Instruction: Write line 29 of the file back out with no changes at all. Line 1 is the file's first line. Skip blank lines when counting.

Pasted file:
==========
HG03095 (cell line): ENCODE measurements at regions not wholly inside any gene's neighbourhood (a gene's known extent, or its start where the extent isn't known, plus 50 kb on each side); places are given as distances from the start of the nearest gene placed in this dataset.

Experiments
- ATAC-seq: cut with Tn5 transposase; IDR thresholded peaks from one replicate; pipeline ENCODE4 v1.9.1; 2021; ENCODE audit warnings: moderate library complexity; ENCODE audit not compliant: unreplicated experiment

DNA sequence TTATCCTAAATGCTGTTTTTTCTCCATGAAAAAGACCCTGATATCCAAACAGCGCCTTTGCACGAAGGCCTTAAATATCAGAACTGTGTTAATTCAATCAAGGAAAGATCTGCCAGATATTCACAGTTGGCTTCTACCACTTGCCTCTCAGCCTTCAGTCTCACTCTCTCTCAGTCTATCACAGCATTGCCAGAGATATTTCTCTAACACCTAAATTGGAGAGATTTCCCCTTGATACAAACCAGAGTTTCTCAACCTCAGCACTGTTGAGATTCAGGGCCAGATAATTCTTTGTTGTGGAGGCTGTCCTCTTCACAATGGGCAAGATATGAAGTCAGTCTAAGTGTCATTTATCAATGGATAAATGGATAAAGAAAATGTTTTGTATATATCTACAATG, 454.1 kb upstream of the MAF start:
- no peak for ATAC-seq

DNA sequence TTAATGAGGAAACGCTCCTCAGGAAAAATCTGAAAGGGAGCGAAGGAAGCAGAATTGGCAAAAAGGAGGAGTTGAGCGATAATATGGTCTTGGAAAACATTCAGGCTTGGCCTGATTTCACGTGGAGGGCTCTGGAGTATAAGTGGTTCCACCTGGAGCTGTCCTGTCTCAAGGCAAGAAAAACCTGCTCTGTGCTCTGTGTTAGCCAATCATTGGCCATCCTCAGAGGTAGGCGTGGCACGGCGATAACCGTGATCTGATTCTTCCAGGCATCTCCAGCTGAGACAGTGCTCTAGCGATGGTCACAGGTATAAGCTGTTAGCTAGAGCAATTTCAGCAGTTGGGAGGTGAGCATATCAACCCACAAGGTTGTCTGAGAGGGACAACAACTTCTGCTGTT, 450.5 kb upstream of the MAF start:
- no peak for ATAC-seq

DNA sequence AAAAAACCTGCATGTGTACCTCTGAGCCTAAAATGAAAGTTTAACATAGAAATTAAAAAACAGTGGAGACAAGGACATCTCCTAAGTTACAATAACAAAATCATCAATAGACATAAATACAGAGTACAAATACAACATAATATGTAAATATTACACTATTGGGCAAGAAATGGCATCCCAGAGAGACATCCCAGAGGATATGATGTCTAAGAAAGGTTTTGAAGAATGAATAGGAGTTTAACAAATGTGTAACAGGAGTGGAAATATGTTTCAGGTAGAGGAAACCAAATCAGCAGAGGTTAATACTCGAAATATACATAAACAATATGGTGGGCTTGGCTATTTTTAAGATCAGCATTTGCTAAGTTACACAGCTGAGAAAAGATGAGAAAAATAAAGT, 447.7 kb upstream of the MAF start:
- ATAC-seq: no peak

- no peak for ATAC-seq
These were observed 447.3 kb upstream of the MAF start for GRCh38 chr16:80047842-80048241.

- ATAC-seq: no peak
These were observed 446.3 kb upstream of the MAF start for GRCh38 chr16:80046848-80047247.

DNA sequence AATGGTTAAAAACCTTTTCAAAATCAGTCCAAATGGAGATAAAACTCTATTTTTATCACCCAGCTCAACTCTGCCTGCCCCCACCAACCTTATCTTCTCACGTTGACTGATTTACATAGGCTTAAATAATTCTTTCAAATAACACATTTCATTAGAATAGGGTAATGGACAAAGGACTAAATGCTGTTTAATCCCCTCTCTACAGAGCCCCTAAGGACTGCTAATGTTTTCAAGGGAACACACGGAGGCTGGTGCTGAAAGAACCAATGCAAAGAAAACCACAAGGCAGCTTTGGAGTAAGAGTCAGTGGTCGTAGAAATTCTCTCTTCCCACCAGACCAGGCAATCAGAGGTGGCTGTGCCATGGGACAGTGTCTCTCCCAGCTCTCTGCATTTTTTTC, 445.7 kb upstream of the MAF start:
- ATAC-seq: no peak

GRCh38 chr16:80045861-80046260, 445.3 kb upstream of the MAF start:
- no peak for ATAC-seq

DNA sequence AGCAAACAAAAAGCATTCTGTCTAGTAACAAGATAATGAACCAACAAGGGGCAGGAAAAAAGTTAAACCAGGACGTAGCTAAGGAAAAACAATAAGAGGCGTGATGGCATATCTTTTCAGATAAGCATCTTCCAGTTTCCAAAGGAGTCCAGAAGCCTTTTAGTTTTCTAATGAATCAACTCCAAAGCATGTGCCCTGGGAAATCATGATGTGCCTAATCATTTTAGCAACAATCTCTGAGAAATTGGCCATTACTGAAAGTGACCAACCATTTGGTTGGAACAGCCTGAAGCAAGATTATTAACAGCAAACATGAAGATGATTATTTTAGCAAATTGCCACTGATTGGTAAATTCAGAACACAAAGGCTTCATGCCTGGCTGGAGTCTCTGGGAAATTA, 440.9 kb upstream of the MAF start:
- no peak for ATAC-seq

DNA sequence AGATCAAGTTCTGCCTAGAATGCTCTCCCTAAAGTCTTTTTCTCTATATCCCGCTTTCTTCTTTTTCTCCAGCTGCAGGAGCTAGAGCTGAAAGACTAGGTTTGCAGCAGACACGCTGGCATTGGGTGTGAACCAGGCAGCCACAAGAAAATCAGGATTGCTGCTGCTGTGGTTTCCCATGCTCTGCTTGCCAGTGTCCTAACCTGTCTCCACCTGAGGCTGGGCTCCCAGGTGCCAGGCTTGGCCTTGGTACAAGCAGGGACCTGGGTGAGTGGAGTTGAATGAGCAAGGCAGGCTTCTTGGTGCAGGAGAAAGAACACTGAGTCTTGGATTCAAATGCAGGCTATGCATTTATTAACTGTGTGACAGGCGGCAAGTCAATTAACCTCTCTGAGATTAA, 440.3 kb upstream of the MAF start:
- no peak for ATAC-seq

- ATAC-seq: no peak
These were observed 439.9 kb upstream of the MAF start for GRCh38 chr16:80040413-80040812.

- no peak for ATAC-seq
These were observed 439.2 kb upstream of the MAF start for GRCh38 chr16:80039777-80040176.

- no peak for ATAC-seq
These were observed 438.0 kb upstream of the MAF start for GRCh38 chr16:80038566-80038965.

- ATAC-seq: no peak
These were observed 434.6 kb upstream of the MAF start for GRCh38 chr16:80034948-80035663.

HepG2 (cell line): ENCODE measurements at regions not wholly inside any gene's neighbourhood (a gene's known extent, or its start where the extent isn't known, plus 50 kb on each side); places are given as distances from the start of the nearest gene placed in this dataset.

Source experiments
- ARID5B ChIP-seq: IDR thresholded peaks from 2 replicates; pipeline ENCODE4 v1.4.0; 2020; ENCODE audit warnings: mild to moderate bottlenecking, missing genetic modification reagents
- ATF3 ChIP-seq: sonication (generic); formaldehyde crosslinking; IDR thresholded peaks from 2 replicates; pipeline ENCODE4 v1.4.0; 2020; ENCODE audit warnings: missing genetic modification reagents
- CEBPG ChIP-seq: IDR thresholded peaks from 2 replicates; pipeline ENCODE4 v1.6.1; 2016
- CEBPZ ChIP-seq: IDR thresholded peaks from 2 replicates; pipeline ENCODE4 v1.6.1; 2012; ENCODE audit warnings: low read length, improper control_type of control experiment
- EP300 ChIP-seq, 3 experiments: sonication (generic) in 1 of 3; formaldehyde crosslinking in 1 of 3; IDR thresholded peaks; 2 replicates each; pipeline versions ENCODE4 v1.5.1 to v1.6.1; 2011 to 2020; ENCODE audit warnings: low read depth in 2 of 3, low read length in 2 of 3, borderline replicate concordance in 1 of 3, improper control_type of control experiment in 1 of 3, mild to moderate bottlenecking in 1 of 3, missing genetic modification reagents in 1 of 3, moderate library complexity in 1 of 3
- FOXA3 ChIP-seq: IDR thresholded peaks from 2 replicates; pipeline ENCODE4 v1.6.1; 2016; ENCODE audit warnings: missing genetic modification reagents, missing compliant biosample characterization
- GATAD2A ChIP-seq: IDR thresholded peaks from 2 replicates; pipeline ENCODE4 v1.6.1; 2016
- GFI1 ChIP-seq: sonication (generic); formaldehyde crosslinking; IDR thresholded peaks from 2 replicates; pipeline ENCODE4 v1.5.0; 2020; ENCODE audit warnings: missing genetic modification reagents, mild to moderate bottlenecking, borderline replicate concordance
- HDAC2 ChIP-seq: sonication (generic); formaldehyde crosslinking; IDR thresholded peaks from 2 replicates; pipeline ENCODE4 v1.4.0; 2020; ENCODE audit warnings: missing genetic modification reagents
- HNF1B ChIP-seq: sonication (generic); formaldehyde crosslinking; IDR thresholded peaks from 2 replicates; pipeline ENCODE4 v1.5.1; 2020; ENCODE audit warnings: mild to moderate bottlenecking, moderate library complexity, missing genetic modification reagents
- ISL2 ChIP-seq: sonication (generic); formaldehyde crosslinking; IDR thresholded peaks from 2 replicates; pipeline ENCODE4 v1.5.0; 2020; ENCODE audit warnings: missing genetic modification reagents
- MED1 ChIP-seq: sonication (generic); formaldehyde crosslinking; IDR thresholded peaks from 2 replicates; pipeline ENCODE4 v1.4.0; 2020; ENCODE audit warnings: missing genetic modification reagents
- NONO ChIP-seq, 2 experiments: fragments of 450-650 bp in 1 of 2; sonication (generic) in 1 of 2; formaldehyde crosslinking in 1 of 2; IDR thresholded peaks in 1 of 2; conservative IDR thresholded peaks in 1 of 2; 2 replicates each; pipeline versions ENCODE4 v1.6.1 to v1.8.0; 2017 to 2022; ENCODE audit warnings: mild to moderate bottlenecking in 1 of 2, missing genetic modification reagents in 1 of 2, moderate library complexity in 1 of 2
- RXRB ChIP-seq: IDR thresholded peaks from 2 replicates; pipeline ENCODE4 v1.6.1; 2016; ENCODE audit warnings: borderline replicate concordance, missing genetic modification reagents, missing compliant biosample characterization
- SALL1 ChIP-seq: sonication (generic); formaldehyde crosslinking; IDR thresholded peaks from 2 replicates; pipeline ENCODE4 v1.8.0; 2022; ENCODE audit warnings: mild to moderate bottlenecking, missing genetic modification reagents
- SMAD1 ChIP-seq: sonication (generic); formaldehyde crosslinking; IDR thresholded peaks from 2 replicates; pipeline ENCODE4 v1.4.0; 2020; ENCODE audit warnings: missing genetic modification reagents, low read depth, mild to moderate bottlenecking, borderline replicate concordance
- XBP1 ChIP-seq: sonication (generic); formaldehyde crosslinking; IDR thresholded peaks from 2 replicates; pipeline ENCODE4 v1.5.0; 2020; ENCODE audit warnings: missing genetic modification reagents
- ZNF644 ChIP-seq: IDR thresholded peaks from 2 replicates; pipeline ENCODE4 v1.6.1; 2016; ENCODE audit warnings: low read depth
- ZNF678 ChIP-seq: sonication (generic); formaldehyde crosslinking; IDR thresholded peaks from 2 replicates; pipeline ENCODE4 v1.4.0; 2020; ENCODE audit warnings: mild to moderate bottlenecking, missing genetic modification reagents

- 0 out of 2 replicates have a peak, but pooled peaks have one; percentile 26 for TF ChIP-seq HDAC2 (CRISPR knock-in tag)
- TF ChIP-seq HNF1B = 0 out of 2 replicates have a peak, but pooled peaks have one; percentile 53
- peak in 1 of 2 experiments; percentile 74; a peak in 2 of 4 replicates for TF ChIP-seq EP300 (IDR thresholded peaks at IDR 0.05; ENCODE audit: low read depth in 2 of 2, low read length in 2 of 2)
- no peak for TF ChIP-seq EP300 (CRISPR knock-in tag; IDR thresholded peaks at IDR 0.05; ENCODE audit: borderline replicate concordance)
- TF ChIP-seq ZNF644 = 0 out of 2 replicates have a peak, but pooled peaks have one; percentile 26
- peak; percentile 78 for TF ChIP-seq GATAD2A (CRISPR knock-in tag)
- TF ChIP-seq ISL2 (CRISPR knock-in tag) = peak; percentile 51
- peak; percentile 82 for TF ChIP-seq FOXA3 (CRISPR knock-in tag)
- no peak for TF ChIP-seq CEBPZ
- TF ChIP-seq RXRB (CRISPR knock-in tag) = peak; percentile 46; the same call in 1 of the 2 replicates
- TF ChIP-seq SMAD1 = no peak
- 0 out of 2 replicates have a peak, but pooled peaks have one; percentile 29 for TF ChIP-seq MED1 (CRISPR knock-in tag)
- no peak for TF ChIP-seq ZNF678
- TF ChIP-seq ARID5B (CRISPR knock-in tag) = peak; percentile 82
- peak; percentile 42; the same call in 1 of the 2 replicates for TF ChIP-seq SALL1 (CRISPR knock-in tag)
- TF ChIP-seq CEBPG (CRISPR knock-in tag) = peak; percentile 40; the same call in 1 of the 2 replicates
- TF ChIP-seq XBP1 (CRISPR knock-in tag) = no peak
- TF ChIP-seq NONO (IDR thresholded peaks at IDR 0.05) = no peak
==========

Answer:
These were observed 434.6 kb upstream of the MAF start for GRCh38 chr16:80034948-80035663.